Circular Motion

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# Circular Motion - PowerPoint PPT Presentation

Circular Motion. Definitions. Circular motion: when an object moves in a two-dimensional circular path Spin: object rotates about an axis that pass through the object itself. Definitions. Orbital motion: object circles an axis that does not pass through the object itself.

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## PowerPoint Slideshow about 'Circular Motion' - jenn

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Presentation Transcript

Definitions

• Circular motion: when an object moves in a two-dimensional circular path
• Spin: object rotates about an axis that pass through the object itself

Definitions

• Orbital motion: object circles an axis that does not pass through the object itself

Circle Terminology

• Diameter
• Chord
• Tangent
• Arc

Establishing Position

• The simplest coordinate system to use for circular motion puts the tails of position vectors at the center of the circular motion.

Polar Coordinates

(r, θ)

• magnitude of r = radius of circular path
• θ = angle of rotation
• θ is measured in radians

One radian is equal to the central angle of a circle that subtends an arc of the circle’s circumference whose length is equal to the length of the radius of the circle.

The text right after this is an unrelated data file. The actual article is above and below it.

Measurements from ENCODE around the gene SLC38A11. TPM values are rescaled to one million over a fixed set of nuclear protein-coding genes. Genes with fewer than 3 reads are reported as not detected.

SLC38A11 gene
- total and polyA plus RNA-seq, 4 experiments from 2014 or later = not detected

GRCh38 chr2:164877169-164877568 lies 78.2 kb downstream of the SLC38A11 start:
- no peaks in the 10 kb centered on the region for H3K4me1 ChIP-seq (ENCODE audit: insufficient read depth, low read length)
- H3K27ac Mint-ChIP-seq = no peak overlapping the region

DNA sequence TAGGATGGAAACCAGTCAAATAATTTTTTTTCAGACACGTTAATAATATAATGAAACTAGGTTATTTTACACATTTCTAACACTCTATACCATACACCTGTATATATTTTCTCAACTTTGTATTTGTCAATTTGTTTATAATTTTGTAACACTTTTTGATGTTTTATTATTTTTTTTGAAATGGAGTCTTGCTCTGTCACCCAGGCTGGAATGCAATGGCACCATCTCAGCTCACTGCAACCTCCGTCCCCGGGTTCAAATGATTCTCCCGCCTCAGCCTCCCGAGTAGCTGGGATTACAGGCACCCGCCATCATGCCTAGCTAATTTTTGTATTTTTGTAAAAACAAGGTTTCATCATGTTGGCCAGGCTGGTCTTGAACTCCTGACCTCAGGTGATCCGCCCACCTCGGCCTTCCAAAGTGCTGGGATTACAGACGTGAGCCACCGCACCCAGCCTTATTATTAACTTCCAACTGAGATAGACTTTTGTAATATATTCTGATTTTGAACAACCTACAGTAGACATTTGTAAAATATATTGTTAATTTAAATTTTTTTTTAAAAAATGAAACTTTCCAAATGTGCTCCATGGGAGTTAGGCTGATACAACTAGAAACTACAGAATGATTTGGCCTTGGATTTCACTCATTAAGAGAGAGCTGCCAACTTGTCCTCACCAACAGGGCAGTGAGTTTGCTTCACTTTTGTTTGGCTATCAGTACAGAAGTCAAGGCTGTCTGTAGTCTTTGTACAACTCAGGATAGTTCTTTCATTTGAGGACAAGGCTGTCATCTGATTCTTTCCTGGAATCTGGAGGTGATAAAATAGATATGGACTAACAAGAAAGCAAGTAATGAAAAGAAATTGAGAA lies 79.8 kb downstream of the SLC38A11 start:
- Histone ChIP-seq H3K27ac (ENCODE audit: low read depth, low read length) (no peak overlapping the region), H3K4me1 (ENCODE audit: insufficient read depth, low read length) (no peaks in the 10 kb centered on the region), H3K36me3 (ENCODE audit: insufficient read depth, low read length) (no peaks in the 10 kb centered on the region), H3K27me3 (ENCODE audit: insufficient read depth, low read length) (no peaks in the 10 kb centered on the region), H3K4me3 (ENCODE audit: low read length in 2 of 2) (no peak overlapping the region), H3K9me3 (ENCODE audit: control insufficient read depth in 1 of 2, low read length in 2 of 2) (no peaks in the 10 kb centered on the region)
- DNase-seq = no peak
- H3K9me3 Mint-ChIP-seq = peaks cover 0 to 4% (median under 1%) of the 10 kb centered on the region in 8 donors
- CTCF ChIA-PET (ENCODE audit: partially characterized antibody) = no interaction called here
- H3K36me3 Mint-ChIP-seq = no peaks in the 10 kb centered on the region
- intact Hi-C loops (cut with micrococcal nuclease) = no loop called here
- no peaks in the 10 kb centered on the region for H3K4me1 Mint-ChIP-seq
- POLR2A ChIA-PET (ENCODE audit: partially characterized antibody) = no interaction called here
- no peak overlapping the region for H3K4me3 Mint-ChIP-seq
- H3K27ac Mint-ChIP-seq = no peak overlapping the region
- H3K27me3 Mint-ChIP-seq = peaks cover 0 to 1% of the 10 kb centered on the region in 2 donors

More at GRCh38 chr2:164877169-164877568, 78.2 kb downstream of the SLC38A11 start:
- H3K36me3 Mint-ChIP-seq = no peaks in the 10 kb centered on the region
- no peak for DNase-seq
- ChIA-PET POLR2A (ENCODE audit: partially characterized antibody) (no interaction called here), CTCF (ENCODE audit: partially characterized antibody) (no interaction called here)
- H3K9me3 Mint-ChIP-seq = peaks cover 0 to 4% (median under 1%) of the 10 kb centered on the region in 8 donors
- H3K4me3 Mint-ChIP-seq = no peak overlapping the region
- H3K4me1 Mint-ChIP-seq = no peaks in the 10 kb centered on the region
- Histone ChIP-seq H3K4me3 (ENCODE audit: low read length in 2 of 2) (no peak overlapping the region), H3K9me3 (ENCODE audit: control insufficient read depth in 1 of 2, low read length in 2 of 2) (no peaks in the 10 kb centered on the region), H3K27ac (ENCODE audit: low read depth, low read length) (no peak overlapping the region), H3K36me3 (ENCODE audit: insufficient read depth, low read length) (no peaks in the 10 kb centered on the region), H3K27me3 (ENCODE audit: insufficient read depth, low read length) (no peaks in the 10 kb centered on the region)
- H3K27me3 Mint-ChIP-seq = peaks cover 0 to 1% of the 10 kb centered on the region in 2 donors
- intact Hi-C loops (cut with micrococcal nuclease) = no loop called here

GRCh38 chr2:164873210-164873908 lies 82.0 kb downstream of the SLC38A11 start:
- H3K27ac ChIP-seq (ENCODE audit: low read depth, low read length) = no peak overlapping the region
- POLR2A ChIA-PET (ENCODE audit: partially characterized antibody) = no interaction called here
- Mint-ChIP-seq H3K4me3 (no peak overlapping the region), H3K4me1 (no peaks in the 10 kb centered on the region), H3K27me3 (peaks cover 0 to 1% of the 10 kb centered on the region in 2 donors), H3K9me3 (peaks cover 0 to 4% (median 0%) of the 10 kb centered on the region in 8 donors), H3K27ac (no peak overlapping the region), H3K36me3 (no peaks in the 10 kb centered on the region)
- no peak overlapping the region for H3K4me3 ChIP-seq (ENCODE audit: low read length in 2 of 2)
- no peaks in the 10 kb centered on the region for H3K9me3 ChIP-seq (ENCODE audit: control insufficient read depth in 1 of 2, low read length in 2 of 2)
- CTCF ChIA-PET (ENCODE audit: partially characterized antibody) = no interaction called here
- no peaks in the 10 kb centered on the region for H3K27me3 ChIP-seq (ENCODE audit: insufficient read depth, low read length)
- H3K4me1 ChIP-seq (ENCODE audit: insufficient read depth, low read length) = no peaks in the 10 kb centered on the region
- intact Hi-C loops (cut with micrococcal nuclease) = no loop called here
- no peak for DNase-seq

• There are exactly 2π radians in one complete circle.
• Unit analysis:

Establishing Position

• In circular motion, change of position is measured in angular units.
• θ can have a positive or negative value.

Δθ

ω =

Δt

Speed and Velocity

• ω represents the time-rate of change of angular position; this is also called the angular speed.
• By definition:

Δθ

ω =

Δt

Speed and Velocity

• ω is a scalar quantity.
• It is commonly expressed as number of rotations or revolutions per unit of time.
• Ex. “rpm”

Δθ

ω =

Δt

Speed and Velocity

• If angular speed is constant, then the rotating object experiences uniform circular motion.

or

s-1

s

Speed and Velocity

• In the SI, the units are radians per second.
• Written as:

Speed and Velocity

• The velocity vector of a particle in circular motion is tangent to the circular path.
• This velocity is called tangential velocity.

Speed and Velocity

• The magnitude of the tangential velocity is called the tangential speed, vt.

vt = |vt|

l

vt =

Δt

Speed and Velocity

• Another formula for tangential speed is:
• arclengthl = r × Δθ

rΔθ

vt =

Δt

Speed and Velocity

• average tangential speed:

Δv

a =

Δt

vt2

a =

r

Acceleration

• Linear motion:
• Circular motion:

Acceleration

• The instantaneous acceleration vector always points toward the center of the circular path.
• This is called centripetal acceleration.

vt2

ac =

m/s²

r

Acceleration

• The magnitude of centripetal acceleration is:
• For all circular motion at constant radius and speed

Acceleration

• Another formula for centripetal acceleration:

ac = -rω2

Angular Velocity

• Uniform angular velocity (ω) implies that the rate and direction of angular speed are constant.

Angular Velocity

• Right-hand rule of circular motion:

Angular Velocity

• Nonuniform circular motion is common in the real world.
• Its properties are similar to uniform circular motion, but the mathematics are more challenging.

ω2 – ω1

Δω

α =

=

Δt

Δt

Angular Acceleration

• change in angular velocity
• notation: α
• average angular acceleration:

ω2 – ω1

Δω

α =

=

Δt

Δt

Angular Acceleration

• units are rad/s², or s-2
• direction is parallel to the rotational axis

Tangential Acceleration

• defined as the time-rate of change of the magnitude of tangential velocity

Δvt

at =

=αr

Δt

Tangential Acceleration